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Virtual physiological human

Virtual Physiological Human (VPH) is a large project bringing together computational scientists from a wide range of backgrounds, with the ultimate aim of generating a simulation of the physiological processes that take place in a human being. VPH is truly multiscale, and is just as likely to incorporate the expertise of engineers studying structural stresses and strains in blood vessels and fluid flow of blood along them, as it is biologists. The MAPPER project, for example, brings a high degree of visualisation to data at different scales in VPH: MAPPER – Multiscale Applications on European E-infrastructures – is a framework allowing scientists to seamlessly integrate simulations of natural phenomena, where different factors are important at different scales. “It’s important that scientists should be able to zoom in and out of datasets in a coherent way,” says Alfons Hoekstra, Director of MAPPER. “There are some important questions that can be explored through scientific visualisation.”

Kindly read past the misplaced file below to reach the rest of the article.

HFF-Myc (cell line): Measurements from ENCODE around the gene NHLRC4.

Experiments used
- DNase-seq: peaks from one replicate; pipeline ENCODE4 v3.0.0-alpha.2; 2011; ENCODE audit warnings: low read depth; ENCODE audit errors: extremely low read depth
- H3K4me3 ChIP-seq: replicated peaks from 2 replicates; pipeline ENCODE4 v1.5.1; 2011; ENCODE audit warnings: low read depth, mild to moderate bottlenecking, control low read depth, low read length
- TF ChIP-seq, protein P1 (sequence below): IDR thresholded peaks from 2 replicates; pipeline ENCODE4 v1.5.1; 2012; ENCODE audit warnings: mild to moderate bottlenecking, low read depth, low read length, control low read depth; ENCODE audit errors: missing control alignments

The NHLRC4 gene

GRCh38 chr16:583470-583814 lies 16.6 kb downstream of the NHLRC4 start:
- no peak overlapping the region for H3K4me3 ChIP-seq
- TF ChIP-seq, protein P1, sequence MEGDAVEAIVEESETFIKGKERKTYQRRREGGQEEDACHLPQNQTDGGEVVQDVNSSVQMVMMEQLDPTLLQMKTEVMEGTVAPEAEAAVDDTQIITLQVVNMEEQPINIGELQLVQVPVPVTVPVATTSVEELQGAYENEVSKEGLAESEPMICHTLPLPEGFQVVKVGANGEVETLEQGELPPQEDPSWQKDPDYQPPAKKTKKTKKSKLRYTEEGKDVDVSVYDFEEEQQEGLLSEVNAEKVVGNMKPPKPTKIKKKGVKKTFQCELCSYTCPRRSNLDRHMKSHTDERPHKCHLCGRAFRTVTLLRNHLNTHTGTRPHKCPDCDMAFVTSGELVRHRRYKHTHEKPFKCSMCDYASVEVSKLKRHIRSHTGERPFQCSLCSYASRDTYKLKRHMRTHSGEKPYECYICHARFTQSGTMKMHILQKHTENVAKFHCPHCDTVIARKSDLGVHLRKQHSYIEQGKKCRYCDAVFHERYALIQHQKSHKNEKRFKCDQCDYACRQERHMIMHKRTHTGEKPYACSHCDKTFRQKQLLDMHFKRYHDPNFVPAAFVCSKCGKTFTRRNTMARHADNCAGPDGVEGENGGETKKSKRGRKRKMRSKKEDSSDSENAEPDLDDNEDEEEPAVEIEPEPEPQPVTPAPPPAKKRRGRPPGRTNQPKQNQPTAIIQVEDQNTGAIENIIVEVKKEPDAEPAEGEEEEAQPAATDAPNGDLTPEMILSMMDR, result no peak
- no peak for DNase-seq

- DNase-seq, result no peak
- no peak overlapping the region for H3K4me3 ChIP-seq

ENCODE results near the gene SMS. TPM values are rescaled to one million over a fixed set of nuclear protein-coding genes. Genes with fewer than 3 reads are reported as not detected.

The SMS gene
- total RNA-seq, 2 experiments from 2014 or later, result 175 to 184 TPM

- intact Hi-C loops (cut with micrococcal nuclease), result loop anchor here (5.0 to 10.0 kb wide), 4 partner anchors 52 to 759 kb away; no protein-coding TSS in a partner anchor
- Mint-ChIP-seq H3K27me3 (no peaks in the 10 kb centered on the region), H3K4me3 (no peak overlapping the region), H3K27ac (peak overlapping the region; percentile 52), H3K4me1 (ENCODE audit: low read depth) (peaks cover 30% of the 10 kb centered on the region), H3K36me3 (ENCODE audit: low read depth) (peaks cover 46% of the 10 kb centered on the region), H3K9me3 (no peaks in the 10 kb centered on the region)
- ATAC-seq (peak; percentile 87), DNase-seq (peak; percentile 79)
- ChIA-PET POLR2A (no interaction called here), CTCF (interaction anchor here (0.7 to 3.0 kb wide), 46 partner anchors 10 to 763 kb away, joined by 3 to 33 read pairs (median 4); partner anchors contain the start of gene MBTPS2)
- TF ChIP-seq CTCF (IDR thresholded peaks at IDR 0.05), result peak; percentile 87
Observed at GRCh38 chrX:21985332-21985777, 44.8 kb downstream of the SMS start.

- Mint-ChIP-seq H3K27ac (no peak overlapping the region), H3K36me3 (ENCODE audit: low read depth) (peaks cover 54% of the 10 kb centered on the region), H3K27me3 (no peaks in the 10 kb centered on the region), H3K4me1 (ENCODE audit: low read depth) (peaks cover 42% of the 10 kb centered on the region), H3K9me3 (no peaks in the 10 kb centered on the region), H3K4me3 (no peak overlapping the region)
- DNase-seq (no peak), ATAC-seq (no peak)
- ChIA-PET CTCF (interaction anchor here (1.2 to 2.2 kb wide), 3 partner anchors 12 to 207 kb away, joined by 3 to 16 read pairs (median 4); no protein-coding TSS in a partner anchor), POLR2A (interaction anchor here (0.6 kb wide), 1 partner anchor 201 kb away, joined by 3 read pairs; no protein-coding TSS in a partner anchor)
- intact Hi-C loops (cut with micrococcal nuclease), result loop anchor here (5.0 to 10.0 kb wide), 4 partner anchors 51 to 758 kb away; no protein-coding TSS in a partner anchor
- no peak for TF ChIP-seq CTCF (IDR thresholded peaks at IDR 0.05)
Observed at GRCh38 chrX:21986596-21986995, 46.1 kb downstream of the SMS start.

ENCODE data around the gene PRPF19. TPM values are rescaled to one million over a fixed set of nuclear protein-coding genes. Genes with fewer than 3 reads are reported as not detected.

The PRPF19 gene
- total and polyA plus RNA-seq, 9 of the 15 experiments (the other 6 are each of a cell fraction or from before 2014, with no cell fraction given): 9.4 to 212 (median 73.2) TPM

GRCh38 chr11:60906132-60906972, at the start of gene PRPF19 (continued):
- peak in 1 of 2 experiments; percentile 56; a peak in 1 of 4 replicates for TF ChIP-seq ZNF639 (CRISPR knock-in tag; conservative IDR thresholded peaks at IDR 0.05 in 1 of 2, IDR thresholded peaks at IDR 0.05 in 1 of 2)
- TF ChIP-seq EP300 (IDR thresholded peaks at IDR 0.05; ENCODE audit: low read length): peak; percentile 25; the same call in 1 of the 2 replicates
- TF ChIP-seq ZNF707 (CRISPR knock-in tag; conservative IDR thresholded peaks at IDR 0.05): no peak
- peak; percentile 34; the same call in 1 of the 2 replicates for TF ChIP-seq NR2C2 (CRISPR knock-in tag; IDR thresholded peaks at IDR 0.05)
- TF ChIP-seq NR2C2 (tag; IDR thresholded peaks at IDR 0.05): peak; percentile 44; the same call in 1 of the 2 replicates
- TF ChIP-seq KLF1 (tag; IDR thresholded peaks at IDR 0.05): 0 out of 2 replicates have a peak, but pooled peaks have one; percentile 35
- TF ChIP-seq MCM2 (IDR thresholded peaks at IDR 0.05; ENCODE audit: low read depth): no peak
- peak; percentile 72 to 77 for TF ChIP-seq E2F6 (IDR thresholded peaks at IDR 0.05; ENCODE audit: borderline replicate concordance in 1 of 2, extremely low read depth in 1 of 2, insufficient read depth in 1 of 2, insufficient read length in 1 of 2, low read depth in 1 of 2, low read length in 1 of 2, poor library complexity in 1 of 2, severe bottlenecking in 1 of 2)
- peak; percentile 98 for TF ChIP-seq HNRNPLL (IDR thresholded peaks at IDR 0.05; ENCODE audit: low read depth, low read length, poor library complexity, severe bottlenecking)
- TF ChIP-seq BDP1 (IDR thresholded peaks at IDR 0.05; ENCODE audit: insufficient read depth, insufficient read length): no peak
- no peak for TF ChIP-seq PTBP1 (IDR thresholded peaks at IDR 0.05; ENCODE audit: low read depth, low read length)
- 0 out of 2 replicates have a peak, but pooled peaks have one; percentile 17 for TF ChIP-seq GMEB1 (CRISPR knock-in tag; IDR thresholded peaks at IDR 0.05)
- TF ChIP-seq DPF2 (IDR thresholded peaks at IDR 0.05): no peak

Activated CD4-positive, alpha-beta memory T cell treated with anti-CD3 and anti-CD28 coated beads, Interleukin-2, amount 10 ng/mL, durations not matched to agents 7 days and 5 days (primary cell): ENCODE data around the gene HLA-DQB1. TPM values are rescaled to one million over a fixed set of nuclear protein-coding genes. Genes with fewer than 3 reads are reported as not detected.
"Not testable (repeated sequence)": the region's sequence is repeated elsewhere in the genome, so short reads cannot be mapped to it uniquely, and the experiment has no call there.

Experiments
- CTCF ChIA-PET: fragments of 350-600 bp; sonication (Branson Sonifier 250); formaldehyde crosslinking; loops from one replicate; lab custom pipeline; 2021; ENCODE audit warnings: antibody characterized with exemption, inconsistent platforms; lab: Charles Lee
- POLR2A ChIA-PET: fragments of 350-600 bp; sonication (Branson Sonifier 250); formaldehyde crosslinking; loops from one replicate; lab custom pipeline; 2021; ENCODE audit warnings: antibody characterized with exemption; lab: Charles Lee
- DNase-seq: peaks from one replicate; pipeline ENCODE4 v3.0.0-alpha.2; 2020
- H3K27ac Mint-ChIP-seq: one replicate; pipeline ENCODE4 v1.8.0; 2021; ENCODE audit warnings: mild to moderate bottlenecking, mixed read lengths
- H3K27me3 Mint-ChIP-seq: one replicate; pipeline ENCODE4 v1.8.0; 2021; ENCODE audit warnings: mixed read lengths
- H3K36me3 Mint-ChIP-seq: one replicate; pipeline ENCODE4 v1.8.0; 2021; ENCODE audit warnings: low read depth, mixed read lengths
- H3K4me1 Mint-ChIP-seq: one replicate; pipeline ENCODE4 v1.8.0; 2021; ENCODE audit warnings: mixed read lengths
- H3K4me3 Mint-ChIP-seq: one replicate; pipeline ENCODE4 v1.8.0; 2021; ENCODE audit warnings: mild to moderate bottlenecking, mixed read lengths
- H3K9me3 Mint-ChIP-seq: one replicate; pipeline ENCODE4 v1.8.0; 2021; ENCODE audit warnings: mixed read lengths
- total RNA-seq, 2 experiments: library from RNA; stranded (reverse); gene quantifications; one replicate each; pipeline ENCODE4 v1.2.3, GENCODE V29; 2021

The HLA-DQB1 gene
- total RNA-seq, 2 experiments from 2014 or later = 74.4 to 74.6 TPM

Peter Coveney, Director at the UCL Centre for Computational Science also works on VPH, but places even more emphasis on the importance of integrating real time data with the models being worked on by MAPPER and other teams working on VPH:  “Big data is precisely ‘where it’s at’ for the medical domain. It’s feasible to generate vast quantities of data, especially from gene sequencing – which can now be done very quickly – potentially a few minutes for an entire human genome. We’re faced with the challenge and opportunity of marshalling it. Virtual Physiological Human is concerned, like many projects, with accessing patient data and using data mining and analytics techniques, but also in the business of modelling and simulation, which is used quite extensively in the physical sciences and engineering, but far less common in medicine and biology. Merging these together – e.g. a CT scan and simulation – will allow truly personalised medicine where a surgeon can be armed with the best information to make the right decision.”

You can see the video here: